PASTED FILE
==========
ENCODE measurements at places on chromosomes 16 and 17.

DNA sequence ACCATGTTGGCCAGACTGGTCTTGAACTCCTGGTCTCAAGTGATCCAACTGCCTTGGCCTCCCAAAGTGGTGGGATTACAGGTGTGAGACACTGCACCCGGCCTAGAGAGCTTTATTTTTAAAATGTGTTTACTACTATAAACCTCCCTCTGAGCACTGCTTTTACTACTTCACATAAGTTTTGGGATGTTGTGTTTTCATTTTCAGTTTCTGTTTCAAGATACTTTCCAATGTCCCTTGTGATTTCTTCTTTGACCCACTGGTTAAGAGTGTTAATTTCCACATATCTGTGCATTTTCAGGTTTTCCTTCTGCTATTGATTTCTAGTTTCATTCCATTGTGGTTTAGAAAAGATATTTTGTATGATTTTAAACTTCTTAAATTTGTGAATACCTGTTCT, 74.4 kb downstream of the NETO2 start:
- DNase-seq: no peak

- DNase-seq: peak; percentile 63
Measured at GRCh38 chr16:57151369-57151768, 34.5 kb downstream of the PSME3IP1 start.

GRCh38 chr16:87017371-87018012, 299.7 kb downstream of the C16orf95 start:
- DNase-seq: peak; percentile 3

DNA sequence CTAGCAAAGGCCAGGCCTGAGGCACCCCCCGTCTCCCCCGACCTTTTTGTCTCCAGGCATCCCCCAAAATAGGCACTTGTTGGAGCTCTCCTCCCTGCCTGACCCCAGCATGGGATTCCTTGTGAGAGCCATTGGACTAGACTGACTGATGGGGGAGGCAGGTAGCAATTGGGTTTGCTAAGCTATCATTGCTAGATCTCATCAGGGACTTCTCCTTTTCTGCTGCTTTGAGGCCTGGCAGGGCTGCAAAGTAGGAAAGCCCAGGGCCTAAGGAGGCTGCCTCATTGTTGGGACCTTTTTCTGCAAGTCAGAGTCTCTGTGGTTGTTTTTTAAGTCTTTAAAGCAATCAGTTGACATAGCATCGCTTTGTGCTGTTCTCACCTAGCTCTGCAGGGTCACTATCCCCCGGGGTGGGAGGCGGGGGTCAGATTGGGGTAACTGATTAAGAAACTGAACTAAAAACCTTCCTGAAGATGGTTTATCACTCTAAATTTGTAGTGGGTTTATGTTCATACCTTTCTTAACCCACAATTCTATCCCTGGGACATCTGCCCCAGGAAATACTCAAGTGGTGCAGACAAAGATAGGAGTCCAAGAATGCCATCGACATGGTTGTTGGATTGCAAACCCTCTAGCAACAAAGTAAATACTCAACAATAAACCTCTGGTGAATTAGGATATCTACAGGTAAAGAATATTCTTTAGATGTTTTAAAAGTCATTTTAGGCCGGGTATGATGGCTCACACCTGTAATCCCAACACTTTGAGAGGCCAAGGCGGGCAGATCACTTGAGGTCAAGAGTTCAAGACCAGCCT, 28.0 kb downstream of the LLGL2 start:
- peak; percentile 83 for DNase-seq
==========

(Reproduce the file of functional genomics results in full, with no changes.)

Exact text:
ENCODE measurements at places on chromosomes 16 and 17.

DNA sequence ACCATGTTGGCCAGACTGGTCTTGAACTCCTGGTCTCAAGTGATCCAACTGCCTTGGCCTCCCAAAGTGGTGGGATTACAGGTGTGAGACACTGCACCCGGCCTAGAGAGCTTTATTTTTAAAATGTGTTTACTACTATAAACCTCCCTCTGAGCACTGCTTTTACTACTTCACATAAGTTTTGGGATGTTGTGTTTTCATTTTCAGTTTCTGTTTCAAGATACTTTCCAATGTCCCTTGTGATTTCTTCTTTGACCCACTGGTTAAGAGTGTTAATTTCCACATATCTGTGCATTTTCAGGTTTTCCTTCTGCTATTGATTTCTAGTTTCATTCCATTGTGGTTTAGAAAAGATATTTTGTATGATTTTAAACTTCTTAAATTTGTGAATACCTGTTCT, 74.4 kb downstream of the NETO2 start:
- DNase-seq: no peak

- DNase-seq: peak; percentile 63
Measured at GRCh38 chr16:57151369-57151768, 34.5 kb downstream of the PSME3IP1 start.

GRCh38 chr16:87017371-87018012, 299.7 kb downstream of the C16orf95 start:
- DNase-seq: peak; percentile 3

DNA sequence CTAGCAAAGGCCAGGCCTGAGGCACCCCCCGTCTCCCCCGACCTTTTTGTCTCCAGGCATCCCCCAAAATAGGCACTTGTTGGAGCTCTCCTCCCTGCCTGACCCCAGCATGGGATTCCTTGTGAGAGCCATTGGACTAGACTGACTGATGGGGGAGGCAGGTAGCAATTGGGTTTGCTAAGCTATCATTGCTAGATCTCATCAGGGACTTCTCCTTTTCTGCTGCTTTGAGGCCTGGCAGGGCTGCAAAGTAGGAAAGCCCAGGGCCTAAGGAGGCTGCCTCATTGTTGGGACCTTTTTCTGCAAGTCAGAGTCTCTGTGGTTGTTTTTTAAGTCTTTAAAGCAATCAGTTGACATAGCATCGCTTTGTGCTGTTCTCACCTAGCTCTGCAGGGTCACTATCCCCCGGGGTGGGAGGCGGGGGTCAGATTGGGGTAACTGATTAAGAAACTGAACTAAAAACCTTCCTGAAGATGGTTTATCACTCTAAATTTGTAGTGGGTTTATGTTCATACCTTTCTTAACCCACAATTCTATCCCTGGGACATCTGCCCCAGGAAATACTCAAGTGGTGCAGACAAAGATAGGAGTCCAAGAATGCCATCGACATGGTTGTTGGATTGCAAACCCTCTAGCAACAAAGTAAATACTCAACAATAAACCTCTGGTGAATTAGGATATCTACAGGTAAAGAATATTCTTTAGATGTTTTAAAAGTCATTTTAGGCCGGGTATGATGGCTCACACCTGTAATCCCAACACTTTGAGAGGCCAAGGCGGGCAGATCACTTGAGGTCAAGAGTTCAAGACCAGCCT, 28.0 kb downstream of the LLGL2 start:
- peak; percentile 83 for DNase-seq